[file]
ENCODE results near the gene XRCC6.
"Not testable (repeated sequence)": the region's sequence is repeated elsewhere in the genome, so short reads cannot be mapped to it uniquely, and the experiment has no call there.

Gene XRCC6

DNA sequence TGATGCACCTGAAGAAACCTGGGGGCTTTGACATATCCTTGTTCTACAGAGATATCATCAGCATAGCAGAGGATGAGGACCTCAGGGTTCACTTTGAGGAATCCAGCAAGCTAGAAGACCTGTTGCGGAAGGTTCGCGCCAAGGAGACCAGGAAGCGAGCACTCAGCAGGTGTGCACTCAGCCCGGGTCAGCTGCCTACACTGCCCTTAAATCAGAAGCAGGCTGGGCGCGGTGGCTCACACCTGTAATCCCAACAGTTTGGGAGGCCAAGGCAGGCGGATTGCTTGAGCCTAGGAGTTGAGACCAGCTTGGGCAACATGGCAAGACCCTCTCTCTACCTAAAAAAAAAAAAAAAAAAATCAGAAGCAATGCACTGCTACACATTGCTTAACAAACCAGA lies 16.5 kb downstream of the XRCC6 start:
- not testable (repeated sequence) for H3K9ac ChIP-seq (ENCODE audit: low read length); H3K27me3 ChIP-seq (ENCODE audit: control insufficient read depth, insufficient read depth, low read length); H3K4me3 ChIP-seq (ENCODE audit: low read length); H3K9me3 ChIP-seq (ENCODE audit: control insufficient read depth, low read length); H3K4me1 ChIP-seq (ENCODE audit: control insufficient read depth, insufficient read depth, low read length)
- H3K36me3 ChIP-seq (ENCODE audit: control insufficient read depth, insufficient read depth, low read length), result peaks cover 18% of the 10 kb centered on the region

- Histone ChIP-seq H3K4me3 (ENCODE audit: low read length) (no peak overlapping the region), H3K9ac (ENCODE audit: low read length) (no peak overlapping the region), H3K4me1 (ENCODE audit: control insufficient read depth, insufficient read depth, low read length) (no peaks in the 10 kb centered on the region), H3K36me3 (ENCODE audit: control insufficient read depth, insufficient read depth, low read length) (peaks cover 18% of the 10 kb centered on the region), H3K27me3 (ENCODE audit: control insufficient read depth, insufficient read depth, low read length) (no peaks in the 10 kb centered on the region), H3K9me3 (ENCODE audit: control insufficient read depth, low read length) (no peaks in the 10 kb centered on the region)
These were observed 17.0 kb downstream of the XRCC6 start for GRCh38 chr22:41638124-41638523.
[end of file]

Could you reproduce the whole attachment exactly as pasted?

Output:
ENCODE results near the gene XRCC6.
"Not testable (repeated sequence)": the region's sequence is repeated elsewhere in the genome, so short reads cannot be mapped to it uniquely, and the experiment has no call there.

Gene XRCC6

DNA sequence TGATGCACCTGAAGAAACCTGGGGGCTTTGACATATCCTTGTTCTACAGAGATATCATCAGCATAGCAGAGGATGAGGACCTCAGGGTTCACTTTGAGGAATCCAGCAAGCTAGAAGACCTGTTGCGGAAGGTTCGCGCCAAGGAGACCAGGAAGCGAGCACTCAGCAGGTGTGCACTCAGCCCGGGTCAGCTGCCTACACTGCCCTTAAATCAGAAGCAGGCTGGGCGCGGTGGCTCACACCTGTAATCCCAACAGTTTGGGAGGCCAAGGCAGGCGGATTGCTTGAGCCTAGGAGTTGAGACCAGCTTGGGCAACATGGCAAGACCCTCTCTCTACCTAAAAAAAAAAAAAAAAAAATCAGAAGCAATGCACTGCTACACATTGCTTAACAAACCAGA lies 16.5 kb downstream of the XRCC6 start:
- not testable (repeated sequence) for H3K9ac ChIP-seq (ENCODE audit: low read length); H3K27me3 ChIP-seq (ENCODE audit: control insufficient read depth, insufficient read depth, low read length); H3K4me3 ChIP-seq (ENCODE audit: low read length); H3K9me3 ChIP-seq (ENCODE audit: control insufficient read depth, low read length); H3K4me1 ChIP-seq (ENCODE audit: control insufficient read depth, insufficient read depth, low read length)
- H3K36me3 ChIP-seq (ENCODE audit: control insufficient read depth, insufficient read depth, low read length), result peaks cover 18% of the 10 kb centered on the region

- Histone ChIP-seq H3K4me3 (ENCODE audit: low read length) (no peak overlapping the region), H3K9ac (ENCODE audit: low read length) (no peak overlapping the region), H3K4me1 (ENCODE audit: control insufficient read depth, insufficient read depth, low read length) (no peaks in the 10 kb centered on the region), H3K36me3 (ENCODE audit: control insufficient read depth, insufficient read depth, low read length) (peaks cover 18% of the 10 kb centered on the region), H3K27me3 (ENCODE audit: control insufficient read depth, insufficient read depth, low read length) (no peaks in the 10 kb centered on the region), H3K9me3 (ENCODE audit: control insufficient read depth, low read length) (no peaks in the 10 kb centered on the region)
These were observed 17.0 kb downstream of the XRCC6 start for GRCh38 chr22:41638124-41638523.